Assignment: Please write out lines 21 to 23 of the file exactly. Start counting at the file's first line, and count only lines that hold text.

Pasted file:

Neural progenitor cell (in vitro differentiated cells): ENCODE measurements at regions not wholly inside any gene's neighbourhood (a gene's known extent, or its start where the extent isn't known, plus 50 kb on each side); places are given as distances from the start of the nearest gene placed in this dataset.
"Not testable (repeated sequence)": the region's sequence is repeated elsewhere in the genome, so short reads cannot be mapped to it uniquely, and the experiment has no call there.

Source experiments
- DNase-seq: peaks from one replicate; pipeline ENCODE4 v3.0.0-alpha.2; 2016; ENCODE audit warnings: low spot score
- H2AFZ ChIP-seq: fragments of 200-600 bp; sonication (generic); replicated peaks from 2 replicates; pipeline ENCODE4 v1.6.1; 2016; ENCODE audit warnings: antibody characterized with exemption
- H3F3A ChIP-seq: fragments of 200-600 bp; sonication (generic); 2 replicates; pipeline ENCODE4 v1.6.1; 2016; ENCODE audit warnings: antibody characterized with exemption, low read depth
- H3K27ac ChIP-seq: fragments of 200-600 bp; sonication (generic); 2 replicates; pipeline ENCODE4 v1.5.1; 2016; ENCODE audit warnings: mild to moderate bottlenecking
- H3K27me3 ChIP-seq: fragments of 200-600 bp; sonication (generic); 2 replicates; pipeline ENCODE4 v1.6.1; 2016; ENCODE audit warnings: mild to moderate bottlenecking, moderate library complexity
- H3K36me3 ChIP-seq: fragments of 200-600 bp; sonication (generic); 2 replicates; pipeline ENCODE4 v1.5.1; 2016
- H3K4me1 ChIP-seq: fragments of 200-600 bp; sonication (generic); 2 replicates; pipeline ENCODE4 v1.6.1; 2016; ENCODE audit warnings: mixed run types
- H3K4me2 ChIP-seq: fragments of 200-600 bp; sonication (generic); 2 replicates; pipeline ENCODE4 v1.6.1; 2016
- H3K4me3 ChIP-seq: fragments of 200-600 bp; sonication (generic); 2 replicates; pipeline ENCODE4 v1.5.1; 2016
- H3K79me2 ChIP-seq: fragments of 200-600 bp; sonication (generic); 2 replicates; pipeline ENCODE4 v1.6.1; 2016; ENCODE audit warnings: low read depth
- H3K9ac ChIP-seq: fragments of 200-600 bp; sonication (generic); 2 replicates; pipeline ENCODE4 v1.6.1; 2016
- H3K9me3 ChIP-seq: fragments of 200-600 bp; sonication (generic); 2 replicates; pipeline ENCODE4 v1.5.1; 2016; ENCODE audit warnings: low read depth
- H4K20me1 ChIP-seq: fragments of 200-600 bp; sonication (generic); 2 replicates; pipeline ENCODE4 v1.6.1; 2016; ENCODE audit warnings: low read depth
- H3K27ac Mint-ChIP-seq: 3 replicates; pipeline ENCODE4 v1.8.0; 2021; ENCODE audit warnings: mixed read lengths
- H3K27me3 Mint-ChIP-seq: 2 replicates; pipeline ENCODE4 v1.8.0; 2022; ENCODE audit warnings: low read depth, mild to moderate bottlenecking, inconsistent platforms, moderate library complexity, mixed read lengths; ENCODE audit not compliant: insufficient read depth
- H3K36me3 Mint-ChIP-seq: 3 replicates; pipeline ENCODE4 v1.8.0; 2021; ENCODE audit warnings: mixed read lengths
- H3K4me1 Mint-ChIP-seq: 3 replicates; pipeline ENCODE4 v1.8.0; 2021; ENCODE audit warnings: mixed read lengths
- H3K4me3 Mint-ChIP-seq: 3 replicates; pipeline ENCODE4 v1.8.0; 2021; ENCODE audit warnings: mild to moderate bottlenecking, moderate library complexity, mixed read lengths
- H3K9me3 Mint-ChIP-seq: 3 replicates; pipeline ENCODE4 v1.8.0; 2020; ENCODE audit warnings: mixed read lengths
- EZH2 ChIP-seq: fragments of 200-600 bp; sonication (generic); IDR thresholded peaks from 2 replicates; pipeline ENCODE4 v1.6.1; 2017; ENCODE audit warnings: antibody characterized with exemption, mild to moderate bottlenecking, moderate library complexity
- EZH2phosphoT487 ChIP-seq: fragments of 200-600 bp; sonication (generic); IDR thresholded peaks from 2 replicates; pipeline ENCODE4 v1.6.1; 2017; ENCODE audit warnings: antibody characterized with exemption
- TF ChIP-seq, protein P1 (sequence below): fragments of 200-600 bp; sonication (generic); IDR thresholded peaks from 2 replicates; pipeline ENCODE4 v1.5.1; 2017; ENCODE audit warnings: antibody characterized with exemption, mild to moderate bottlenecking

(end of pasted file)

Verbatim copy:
- H3K4me3 Mint-ChIP-seq: 3 replicates; pipeline ENCODE4 v1.8.0; 2021; ENCODE audit warnings: mild to moderate bottlenecking, moderate library complexity, mixed read lengths
- H3K9me3 Mint-ChIP-seq: 3 replicates; pipeline ENCODE4 v1.8.0; 2020; ENCODE audit warnings: mixed read lengths
- EZH2 ChIP-seq: fragments of 200-600 bp; sonication (generic); IDR thresholded peaks from 2 replicates; pipeline ENCODE4 v1.6.1; 2017; ENCODE audit warnings: antibody characterized with exemption, mild to moderate bottlenecking, moderate library complexity